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07-06-2012 | Africa

Somalia's war wounded


A new operating theatre has opened at Keysaney hospital in Mogadishu, Somalia to treat casualties of the conflict that has wracked the country for the past 20 years. The hospital is one of two main referral facilities in Somalia able to treat complex war wounds and serving all south central Somalia.

The operating theatre, officially inaugurated in February 2012, separates patients with septic and non-septic wounds, resulting in significantly fewer cross-infections. "We now have theatre A and theatre B", says Dr Ahmed, head surgeon at the hospital. "Theatre A is for the non-septic wounded and theatre B is for the unclean or septic wounded patients. Since using the new theatre, the number of cross-infections has reduced".

The new theatre was built by the International Committee of the Red Cross who, with the Somali Red Crescent Society, transformed an old prison into a hospital back in 1992. Before that time, the war-wounded needing surgery were brought into one hall, which acted as the operating theatre.

Keysaney hospital has been hit by artillery fire on many occasions. The new theatre, along with other hospital facilities, was struck by two mortar shells in January 2012, leaving cracks in the theatre walls as well as damaging water pipes and felling trees in the hospital compound, serving as a reminder of the dangers faced by health-care workers and patients in Mogadishu.

12 year old Abshir is recovering from injuries to his arms when he was caught in a shell explosion. "I was walking along the road. Some kids were playing with a shell and it blew up. It struck me on this side and the other side." The two children playing with the shell were both killed.

Keysaney is one of two ICRC supported surgical referral hospitals in Mogadishu. It accepts all patients regardless of their clan, religious or political affiliation. Staff treated nearly 2000 weapon-wounded patients in 2011.

Facts & Figures 2012 Keysaney Hospital

  • It is run by the Somali Red Crescent Society (SRCS).
  • 2012 marks the 20th anniversary of the SRCS-run Keysaney Hospital, established and supported by the ICRC since 1992. This event serves as a sad reminder of the length of Somalia's problems, as well as proud symbol of the ability of its staff to offer essential services to Somalis of all backgrounds, despite the immense challenges of the last two decades.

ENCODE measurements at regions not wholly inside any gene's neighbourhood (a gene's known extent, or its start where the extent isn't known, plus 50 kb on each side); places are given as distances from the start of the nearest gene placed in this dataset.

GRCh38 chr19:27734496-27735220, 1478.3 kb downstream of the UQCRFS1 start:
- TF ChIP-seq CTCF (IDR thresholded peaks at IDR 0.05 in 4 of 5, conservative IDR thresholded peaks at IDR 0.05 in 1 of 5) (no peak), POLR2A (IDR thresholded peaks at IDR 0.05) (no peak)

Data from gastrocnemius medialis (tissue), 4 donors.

• It has provided war surgery and emergency medical care for civilians and combatants a like for the past two decades.
  • More than 216,000 people including 30, 000 with weapon related injuries, have been treated since 1992.


The ICRC and Health Care in Somalia

  • To ensure those wounded by weapons receive appropriate medical care, the ICRC permanently supports two surgical and medical emergency hospitals in Mogadishu.
  • Ad hoc assistance is also provided to other medical facilities across Somalia, including Somaliland and Puntland, in the case of mass casualty influxes. Emergency "war wounded kits", containing dressing materials, surgical supplies and other essential items, have recently been flown to hospitals in the north in response to the fighting there.
  • The organization also supports 43 SRCS primary health care and mother-and-child clinics (of which 12 are mobile clinics) serving over 473,000 people countrywide. Of these, almost 44,000 malnourished pregnant women and young children have received therapeutic feeding treatment.
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On Screen Credit: ICRC or logo

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